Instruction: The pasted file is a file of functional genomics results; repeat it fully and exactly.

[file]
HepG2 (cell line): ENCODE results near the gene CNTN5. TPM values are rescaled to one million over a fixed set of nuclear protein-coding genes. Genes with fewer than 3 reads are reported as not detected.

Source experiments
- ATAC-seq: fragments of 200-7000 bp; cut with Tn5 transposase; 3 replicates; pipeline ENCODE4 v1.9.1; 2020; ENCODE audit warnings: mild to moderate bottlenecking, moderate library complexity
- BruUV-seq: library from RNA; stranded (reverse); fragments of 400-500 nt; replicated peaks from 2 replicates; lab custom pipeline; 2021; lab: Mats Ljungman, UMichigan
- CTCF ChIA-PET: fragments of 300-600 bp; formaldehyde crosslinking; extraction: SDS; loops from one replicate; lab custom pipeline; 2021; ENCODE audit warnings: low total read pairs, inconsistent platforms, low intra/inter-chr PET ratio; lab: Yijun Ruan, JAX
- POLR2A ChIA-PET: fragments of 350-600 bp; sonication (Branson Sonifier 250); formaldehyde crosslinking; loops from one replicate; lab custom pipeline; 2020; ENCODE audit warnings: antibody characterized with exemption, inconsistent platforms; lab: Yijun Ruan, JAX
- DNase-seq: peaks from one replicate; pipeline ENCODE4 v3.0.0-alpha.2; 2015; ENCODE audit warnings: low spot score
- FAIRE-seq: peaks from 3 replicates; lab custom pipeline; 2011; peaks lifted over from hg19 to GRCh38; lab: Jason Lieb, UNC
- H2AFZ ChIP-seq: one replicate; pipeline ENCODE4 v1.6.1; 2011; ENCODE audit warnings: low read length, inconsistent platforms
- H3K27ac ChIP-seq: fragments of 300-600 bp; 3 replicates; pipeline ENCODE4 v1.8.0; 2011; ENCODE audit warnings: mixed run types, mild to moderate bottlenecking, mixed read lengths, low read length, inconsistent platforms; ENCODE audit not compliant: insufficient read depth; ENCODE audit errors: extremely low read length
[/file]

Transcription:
HepG2 (cell line): ENCODE results near the gene CNTN5. TPM values are rescaled to one million over a fixed set of nuclear protein-coding genes. Genes with fewer than 3 reads are reported as not detected.

Source experiments
- ATAC-seq: fragments of 200-7000 bp; cut with Tn5 transposase; 3 replicates; pipeline ENCODE4 v1.9.1; 2020; ENCODE audit warnings: mild to moderate bottlenecking, moderate library complexity
- BruUV-seq: library from RNA; stranded (reverse); fragments of 400-500 nt; replicated peaks from 2 replicates; lab custom pipeline; 2021; lab: Mats Ljungman, UMichigan
- CTCF ChIA-PET: fragments of 300-600 bp; formaldehyde crosslinking; extraction: SDS; loops from one replicate; lab custom pipeline; 2021; ENCODE audit warnings: low total read pairs, inconsistent platforms, low intra/inter-chr PET ratio; lab: Yijun Ruan, JAX
- POLR2A ChIA-PET: fragments of 350-600 bp; sonication (Branson Sonifier 250); formaldehyde crosslinking; loops from one replicate; lab custom pipeline; 2020; ENCODE audit warnings: antibody characterized with exemption, inconsistent platforms; lab: Yijun Ruan, JAX
- DNase-seq: peaks from one replicate; pipeline ENCODE4 v3.0.0-alpha.2; 2015; ENCODE audit warnings: low spot score
- FAIRE-seq: peaks from 3 replicates; lab custom pipeline; 2011; peaks lifted over from hg19 to GRCh38; lab: Jason Lieb, UNC
- H2AFZ ChIP-seq: one replicate; pipeline ENCODE4 v1.6.1; 2011; ENCODE audit warnings: low read length, inconsistent platforms
- H3K27ac ChIP-seq: fragments of 300-600 bp; 3 replicates; pipeline ENCODE4 v1.8.0; 2011; ENCODE audit warnings: mixed run types, mild to moderate bottlenecking, mixed read lengths, low read length, inconsistent platforms; ENCODE audit not compliant: insufficient read depth; ENCODE audit errors: extremely low read length